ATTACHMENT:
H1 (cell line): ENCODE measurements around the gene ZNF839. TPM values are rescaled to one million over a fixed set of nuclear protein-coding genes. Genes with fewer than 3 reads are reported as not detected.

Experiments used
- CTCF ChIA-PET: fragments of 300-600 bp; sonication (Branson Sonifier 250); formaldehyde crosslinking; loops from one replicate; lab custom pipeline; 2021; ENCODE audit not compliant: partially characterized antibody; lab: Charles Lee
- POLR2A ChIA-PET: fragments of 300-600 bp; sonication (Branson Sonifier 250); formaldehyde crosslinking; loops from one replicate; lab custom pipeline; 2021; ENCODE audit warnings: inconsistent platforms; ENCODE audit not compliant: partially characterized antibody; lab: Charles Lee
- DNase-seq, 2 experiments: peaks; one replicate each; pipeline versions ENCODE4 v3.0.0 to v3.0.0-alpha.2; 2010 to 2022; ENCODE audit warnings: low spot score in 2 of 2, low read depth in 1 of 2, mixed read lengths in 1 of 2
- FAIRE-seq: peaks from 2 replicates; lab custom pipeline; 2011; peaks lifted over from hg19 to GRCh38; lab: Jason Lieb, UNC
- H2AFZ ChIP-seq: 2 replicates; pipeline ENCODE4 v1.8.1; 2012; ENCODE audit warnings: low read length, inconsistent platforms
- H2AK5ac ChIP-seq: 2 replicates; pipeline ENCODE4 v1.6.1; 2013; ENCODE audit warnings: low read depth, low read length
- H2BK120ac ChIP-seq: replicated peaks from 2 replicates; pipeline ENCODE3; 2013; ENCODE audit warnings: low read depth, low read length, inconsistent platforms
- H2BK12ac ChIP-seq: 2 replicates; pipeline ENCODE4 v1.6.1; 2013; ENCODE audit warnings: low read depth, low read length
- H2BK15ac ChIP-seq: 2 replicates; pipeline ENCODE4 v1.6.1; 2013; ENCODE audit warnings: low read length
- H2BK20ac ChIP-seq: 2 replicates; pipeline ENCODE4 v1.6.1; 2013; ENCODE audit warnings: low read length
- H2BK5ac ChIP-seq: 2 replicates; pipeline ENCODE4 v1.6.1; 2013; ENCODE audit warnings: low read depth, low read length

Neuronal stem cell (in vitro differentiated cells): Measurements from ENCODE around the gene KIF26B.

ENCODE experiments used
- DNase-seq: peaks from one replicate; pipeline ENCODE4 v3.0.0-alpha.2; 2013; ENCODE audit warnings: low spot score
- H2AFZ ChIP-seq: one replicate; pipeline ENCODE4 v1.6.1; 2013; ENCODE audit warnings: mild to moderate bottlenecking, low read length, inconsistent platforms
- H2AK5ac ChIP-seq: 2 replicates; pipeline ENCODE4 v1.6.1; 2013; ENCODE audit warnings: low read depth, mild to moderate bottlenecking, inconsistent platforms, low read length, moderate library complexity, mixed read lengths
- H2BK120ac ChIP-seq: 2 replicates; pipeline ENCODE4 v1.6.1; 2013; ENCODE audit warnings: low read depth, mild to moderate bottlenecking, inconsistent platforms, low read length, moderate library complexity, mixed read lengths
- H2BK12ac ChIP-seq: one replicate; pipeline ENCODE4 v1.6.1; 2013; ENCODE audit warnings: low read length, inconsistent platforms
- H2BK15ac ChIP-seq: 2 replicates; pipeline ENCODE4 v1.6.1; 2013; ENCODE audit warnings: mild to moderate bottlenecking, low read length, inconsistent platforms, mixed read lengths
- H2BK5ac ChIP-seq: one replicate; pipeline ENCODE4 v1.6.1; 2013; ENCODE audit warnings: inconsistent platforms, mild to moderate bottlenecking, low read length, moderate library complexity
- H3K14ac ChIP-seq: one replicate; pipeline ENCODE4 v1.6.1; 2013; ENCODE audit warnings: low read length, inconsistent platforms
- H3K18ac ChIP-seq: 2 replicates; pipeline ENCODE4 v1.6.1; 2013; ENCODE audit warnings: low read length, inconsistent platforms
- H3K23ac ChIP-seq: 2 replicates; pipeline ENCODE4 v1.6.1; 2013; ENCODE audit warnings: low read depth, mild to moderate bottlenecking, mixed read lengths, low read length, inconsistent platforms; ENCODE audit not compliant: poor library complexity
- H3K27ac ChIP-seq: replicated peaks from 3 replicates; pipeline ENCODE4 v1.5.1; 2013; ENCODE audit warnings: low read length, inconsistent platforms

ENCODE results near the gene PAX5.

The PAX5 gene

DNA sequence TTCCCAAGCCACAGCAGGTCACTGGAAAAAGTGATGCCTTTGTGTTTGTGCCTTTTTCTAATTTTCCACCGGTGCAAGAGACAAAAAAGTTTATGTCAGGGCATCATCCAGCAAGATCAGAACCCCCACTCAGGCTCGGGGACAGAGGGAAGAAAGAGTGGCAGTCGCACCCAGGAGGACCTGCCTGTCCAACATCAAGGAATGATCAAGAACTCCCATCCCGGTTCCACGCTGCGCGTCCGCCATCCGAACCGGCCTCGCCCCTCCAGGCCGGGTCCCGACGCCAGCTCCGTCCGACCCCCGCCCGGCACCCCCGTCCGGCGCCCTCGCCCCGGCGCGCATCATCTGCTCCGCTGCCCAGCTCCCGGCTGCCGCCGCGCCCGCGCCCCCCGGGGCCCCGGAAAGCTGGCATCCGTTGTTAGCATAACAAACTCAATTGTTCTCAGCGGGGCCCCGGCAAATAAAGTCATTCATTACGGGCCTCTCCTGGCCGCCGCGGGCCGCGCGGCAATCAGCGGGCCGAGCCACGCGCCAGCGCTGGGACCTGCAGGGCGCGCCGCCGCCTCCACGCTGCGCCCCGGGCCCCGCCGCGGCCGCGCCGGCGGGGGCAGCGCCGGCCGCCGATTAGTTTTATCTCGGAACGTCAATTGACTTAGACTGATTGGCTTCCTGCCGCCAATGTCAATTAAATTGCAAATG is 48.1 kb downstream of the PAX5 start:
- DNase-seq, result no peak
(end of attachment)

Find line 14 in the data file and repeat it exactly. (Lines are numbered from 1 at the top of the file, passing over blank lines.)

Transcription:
Neuronal stem cell (in vitro differentiated cells): Measurements from ENCODE around the gene KIF26B.